by Ken Lokensgard


The fall semester has proceeded at a rapid pace at the Plateau Center. Recent weeks have seen workshops, student meetings, conferences, and more. Increased engagement with faculty and growing numbers of enrolled Native American graduate students are responsible for much of the activity.

Grad student Danielle Guzman presents her research at the national American Indian Science and Engineering Society Conference.

Most notably, the Plateau Center and The WSU Graduate School held its second in a series of workshops devoted to Native American graduate student recruitment and mentoring as well as collaborative research with tribes. Each of the workshops is intended for faculty, staff, and researchers. In this latest one, held on Nov. 1 and 2, Asst. Director Dr. Ken Lokensgard and Dr. Lori Carris, Assoc. Dean of the Graduate School, led discussions on funding Native American graduate students. Subsequent workshops will focus upon mentoring, tribal community engagement, and collaborative research. The third workshop in the series is tentatively scheduled for January 31 and February 1 (to maximize attendance, the same workshop is presented on consecutive days).

All of the faculty workshops are made possible, in part, by the Pacific Northwest Circle of Success: Mentoring Opportunities for STEM Alliance (PNW-COSMOS). WSU’s participation in this alliance is funded by National Science Foundation AGEP-T grant # 1432932. For more information about the workshops and other PNW-COSMOS activities, visit the PNW-COSMOS website and click on “Resources.” You can find the PowerPoint slides from the first two workshops under “Workshops” link.

In an effort to share information about WSU with potential Native graduate students, Dr.’s Carris and Lokensgard attended the American Indian Science and Engineering Conference on November 10 and 11 in Minneapolis. Dr. Shelley Pressley, Director of Undergraduate Research, also attended in order to inform conference attendees about summer research opportunities for Native undergraduates (for more information, see this site). Meanwhile, graduate students Danielle Guzman (Nez Perce) and Daylen Isaac (Yakama) presented posters on their research to attendees.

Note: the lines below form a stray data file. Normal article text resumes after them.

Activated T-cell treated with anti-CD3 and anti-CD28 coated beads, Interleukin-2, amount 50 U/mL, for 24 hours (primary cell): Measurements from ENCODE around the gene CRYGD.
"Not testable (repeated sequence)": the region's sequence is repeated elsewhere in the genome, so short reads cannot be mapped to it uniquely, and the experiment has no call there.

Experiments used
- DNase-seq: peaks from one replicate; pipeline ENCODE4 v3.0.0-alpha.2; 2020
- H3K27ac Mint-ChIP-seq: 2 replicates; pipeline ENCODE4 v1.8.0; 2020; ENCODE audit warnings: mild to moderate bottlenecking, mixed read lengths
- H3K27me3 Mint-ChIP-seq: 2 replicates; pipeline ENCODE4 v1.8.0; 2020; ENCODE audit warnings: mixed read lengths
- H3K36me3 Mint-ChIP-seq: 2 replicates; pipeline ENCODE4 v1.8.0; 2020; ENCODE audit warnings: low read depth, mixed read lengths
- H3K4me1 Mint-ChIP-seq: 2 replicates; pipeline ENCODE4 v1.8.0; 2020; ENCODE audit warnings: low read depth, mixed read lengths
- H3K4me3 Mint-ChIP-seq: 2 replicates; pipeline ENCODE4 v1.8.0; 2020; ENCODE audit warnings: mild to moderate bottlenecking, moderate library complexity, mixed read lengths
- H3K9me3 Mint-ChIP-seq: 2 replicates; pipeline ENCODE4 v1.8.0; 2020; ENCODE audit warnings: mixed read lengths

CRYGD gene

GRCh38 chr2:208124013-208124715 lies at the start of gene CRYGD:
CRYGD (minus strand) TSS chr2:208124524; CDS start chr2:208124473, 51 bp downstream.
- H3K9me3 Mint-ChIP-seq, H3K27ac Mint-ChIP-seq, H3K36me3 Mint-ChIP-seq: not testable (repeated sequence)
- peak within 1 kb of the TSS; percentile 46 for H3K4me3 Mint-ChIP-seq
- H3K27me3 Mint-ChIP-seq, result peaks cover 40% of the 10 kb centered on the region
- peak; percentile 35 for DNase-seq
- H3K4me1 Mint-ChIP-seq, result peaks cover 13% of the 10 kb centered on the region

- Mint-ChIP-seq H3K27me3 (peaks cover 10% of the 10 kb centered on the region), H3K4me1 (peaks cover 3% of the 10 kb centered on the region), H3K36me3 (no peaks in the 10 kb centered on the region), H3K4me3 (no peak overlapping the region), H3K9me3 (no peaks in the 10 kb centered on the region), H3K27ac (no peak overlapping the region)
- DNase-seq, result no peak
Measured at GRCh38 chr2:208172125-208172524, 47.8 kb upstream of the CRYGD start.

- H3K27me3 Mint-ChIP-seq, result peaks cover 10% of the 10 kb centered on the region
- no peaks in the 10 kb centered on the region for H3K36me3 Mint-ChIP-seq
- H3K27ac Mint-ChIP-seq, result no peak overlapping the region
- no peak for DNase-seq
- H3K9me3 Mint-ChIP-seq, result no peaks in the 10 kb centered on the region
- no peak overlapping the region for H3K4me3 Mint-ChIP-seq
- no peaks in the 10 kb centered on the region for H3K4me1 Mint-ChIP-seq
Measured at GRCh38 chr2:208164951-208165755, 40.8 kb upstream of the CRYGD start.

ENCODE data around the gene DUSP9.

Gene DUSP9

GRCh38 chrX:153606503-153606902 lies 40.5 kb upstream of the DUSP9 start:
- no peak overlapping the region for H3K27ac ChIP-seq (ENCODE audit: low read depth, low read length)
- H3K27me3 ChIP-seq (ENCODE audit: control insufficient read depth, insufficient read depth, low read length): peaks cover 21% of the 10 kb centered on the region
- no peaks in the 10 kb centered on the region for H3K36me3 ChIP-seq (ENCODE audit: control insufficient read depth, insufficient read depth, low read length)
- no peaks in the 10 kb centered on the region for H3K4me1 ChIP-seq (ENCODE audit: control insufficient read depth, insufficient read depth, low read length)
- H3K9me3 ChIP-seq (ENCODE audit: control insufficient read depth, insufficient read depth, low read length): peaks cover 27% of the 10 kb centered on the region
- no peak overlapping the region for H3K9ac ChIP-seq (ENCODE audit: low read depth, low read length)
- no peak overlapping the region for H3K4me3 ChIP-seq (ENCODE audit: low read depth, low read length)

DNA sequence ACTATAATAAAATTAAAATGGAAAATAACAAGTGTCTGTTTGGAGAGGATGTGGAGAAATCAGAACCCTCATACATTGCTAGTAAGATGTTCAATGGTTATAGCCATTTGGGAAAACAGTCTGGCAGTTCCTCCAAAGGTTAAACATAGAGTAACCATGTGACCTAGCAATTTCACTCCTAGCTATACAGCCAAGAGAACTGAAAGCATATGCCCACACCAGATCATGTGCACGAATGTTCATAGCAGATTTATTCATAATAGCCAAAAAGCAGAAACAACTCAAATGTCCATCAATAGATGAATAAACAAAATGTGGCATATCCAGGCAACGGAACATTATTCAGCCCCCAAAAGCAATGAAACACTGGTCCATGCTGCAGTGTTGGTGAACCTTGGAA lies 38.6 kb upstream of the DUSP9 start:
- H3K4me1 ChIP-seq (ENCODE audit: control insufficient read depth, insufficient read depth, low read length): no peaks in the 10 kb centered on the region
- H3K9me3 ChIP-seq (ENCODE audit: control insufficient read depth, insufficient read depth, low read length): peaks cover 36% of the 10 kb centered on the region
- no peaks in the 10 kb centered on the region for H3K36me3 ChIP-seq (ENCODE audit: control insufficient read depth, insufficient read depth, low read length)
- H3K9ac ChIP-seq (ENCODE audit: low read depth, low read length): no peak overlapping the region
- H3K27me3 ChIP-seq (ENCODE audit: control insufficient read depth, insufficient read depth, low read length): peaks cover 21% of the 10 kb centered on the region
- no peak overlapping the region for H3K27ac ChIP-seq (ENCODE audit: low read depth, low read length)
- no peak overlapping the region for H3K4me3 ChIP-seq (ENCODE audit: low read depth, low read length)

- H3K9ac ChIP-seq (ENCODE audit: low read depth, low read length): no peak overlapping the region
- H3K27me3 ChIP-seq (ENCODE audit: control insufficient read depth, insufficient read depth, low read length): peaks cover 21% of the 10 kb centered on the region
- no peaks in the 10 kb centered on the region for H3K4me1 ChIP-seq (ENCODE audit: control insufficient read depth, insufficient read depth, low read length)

Graduate Students Veneice Guillory-Lacy (Nez Perce), Angela Picard (Nez Perce), and Paulina Abustan (Filipina) attended the Annual Nation Women’s Studies Association meeting on November 10-13 in Montréal, Québec. The theme for this year’s conference was “Decoloniality,” and the students delivered papers on that topic. Their panel was entitled “Healing as Resistance: Indigenous Women of Color Educators Reclaiming and Transforming Learning Spaces.” Other WSU students attended the conference as well.

Here on the Pullman campus, several graduate students have been meeting on Fridays in the Native Graduate Student Center for lunch. These meeting will continue throughout the school year on alternating Fridays and all Native graduate students are welcome. History Ph.D. student, Ryan Booth (Upper  Skagit) also met with senior Tribal Nation Building Leadership Students in the Graduate Center one evening, to discuss graduate school and his personal post-college experiences. Ryan entertained the undergraduates with accounts of his many professional and personal experiences, ranging from graduate studies to BIA work in Washington, DC, to service as a National Park Ranger.

As always, we encourage members of the tribal communities, graduate students, and faculty members, and staff, who are interested in responsible, collaborative research or who simply want to know more about the Plateau Center and activities such as those describe here to contact us. You can reach Dr. Ken Lokensgard at or at 509-335-1055.